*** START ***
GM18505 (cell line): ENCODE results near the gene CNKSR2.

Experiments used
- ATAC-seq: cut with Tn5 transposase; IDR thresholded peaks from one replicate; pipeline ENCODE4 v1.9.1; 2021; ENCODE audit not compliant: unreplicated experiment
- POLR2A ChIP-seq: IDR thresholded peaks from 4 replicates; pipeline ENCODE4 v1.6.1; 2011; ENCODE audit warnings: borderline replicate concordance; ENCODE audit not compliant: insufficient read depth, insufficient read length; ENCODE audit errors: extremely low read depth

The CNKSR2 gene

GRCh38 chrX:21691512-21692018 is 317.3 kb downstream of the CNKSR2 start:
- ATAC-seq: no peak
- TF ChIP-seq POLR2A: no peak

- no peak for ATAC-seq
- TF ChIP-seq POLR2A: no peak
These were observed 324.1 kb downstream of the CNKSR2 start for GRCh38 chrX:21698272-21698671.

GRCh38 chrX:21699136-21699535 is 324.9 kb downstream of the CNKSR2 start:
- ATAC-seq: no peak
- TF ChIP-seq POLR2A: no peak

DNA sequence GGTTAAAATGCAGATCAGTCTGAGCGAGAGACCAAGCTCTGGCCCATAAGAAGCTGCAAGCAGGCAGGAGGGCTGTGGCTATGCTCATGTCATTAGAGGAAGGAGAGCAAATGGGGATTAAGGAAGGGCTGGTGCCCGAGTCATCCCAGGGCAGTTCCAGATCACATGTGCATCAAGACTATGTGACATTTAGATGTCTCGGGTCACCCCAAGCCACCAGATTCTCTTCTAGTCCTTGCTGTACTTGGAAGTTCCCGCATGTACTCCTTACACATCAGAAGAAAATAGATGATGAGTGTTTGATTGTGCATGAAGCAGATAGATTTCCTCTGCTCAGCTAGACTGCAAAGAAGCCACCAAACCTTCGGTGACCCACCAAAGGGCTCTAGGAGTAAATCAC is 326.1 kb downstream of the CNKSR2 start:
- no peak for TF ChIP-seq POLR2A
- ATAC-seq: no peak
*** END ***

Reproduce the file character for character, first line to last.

GM18505 (cell line): ENCODE results near the gene CNKSR2.

Experiments used
- ATAC-seq: cut with Tn5 transposase; IDR thresholded peaks from one replicate; pipeline ENCODE4 v1.9.1; 2021; ENCODE audit not compliant: unreplicated experiment
- POLR2A ChIP-seq: IDR thresholded peaks from 4 replicates; pipeline ENCODE4 v1.6.1; 2011; ENCODE audit warnings: borderline replicate concordance; ENCODE audit not compliant: insufficient read depth, insufficient read length; ENCODE audit errors: extremely low read depth

The CNKSR2 gene

GRCh38 chrX:21691512-21692018 is 317.3 kb downstream of the CNKSR2 start:
- ATAC-seq: no peak
- TF ChIP-seq POLR2A: no peak

- no peak for ATAC-seq
- TF ChIP-seq POLR2A: no peak
These were observed 324.1 kb downstream of the CNKSR2 start for GRCh38 chrX:21698272-21698671.

GRCh38 chrX:21699136-21699535 is 324.9 kb downstream of the CNKSR2 start:
- ATAC-seq: no peak
- TF ChIP-seq POLR2A: no peak

DNA sequence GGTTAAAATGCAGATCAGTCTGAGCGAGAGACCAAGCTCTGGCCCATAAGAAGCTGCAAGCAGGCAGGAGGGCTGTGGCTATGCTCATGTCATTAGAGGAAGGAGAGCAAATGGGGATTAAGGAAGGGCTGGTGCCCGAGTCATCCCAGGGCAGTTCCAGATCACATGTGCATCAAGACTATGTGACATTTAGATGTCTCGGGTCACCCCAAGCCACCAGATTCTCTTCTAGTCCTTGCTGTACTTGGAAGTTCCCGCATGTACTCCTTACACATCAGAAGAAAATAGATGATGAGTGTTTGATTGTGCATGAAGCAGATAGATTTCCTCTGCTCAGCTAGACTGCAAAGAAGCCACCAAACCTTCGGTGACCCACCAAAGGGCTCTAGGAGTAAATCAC is 326.1 kb downstream of the CNKSR2 start:
- no peak for TF ChIP-seq POLR2A
- ATAC-seq: no peak